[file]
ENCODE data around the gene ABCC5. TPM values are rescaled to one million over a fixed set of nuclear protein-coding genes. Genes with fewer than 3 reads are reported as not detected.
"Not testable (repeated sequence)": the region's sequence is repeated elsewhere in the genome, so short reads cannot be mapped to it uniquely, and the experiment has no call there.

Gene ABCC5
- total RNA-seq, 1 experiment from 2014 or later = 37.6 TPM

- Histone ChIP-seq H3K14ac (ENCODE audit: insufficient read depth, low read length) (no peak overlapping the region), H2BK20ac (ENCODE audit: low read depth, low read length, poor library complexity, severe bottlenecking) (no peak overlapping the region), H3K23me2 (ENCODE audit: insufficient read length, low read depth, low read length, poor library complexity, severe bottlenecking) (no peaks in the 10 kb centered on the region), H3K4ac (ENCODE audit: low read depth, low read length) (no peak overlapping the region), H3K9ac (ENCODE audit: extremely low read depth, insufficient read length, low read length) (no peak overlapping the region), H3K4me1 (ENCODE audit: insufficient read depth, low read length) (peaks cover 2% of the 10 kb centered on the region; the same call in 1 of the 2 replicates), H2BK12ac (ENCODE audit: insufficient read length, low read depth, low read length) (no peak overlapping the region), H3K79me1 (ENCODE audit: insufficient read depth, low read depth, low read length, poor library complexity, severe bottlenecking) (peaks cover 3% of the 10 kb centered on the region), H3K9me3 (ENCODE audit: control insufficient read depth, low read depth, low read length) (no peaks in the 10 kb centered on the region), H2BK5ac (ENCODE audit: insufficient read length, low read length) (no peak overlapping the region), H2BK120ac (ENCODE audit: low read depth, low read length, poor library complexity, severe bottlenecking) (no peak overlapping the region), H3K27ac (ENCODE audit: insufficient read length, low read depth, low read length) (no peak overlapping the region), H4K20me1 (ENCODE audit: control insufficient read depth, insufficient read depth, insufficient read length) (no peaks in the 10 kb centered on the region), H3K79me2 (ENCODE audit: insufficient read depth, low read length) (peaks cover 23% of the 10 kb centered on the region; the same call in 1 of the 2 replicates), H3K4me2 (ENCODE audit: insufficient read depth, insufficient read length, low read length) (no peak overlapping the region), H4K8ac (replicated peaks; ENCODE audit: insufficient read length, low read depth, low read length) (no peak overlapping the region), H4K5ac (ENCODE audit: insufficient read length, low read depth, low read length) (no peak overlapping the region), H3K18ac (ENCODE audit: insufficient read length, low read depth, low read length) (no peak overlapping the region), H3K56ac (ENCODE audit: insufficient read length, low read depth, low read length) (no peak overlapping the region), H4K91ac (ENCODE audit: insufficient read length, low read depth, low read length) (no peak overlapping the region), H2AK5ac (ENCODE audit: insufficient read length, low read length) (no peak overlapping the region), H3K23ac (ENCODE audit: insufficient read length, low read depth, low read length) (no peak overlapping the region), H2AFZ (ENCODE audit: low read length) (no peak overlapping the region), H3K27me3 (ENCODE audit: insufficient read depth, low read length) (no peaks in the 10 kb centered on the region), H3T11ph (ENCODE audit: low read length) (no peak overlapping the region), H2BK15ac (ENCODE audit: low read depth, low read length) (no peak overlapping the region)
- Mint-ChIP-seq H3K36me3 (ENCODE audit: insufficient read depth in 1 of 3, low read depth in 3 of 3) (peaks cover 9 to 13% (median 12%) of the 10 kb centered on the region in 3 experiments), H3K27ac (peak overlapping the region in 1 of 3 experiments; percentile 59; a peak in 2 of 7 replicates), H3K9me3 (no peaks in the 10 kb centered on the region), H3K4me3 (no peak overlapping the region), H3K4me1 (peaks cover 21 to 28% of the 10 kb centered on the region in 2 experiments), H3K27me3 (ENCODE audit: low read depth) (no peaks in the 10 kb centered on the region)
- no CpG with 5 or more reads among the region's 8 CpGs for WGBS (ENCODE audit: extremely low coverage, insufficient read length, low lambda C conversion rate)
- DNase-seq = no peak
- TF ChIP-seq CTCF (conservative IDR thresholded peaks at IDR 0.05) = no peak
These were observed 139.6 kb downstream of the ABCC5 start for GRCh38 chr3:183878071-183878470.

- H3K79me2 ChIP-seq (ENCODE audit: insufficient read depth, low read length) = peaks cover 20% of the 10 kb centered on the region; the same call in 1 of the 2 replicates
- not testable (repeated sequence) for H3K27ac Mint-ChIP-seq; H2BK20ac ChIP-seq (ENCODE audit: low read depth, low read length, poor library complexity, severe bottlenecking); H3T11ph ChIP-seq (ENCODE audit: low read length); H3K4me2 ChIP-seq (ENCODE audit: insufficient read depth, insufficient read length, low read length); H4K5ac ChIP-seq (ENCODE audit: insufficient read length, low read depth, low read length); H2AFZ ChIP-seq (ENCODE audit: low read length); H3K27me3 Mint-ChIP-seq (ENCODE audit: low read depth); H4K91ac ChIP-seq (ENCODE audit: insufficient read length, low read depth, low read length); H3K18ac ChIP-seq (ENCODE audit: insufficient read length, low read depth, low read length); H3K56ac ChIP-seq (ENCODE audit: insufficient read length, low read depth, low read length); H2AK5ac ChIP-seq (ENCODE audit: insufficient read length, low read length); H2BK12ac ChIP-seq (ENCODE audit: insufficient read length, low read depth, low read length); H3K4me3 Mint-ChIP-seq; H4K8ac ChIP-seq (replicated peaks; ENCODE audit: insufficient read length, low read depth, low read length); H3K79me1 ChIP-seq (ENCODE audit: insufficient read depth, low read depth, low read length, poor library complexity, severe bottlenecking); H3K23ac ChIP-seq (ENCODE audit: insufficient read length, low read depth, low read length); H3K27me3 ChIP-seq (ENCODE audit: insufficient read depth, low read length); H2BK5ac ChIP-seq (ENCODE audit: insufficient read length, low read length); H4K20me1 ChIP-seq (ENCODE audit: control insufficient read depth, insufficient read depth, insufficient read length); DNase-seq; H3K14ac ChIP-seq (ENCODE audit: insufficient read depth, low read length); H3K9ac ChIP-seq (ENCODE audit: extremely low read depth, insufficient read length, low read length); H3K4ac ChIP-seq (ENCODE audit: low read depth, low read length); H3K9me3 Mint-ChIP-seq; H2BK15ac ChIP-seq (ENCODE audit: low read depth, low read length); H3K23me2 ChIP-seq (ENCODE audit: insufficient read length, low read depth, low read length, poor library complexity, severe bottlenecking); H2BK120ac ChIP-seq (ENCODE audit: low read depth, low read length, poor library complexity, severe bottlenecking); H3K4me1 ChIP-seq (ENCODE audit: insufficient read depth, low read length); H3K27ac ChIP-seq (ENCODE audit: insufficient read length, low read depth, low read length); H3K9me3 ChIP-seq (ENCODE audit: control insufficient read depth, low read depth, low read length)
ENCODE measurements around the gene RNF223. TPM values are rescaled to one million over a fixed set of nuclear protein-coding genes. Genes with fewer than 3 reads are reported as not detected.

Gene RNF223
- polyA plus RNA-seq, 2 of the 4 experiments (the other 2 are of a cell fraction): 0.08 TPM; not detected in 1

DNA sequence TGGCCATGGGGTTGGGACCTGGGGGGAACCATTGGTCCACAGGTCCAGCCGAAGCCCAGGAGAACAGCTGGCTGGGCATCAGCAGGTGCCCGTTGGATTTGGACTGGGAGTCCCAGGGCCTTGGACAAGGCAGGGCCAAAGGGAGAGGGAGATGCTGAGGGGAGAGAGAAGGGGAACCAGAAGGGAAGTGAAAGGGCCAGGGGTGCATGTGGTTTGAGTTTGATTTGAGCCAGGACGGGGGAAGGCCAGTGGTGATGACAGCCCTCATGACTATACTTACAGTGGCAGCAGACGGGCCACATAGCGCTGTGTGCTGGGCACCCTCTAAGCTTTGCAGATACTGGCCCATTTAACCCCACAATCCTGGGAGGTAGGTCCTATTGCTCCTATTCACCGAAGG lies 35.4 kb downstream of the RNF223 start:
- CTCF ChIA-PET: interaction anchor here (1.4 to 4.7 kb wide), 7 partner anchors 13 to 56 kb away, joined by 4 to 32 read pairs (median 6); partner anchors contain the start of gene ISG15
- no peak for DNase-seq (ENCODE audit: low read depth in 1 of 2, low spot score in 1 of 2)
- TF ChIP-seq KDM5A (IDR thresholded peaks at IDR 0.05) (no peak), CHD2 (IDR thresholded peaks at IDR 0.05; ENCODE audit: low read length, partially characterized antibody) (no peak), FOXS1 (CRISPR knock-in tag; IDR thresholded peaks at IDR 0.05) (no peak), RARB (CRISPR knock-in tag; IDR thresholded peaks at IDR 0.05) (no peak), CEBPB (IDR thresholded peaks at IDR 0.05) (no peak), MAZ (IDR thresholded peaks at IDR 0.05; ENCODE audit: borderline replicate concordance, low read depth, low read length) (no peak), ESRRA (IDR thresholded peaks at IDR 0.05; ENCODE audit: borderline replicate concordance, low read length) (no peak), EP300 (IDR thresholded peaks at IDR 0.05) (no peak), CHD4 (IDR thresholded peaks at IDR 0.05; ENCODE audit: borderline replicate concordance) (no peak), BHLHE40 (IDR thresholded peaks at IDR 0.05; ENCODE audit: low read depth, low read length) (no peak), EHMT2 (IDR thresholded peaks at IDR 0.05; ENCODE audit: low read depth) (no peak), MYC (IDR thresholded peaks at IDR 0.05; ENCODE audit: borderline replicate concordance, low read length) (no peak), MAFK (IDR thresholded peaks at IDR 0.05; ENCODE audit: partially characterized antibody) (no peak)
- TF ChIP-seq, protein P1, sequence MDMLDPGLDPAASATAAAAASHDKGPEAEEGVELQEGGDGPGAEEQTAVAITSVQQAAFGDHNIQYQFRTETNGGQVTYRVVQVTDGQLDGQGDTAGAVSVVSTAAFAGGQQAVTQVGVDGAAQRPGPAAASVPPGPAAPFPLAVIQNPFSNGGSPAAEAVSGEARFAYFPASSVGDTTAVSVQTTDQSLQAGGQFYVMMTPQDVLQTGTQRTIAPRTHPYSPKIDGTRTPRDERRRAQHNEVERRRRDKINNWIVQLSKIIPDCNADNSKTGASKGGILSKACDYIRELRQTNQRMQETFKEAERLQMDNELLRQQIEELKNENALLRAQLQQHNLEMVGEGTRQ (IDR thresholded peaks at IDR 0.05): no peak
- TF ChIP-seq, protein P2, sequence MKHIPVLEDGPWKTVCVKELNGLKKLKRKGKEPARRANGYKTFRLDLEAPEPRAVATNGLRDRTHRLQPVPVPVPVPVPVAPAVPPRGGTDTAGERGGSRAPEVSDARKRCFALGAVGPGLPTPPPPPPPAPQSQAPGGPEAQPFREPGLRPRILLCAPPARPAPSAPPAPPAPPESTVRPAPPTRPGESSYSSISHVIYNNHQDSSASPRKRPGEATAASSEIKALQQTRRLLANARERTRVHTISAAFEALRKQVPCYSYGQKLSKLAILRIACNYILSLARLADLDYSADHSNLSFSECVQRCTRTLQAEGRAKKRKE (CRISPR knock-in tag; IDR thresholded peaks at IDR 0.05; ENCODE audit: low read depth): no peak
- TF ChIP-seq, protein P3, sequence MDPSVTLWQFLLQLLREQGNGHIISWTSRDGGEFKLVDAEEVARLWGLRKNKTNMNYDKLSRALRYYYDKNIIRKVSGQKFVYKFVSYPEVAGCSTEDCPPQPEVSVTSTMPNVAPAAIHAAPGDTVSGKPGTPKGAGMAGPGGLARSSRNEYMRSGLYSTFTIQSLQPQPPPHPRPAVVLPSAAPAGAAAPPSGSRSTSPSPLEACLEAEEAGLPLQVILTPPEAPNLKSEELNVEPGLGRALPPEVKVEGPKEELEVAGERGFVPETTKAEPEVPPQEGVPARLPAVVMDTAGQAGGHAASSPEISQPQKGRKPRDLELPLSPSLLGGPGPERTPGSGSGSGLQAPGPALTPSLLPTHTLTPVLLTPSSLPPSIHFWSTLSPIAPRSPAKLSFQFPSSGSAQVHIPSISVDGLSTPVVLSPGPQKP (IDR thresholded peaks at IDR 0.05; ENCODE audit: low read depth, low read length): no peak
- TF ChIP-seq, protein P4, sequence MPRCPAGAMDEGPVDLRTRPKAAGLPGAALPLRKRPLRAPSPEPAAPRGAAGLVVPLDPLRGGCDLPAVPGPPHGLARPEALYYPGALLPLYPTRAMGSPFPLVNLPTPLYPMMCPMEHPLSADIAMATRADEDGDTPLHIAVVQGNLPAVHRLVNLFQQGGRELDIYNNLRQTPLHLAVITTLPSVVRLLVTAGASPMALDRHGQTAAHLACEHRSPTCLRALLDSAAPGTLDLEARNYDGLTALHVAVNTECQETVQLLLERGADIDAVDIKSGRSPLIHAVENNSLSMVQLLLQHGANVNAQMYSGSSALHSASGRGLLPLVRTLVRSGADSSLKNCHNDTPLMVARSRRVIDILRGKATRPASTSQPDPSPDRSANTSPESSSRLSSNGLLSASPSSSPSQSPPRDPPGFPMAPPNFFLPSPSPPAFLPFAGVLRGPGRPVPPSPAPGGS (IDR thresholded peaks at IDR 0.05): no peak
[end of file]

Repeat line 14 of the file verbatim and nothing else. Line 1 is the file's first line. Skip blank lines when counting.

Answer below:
Gene RNF223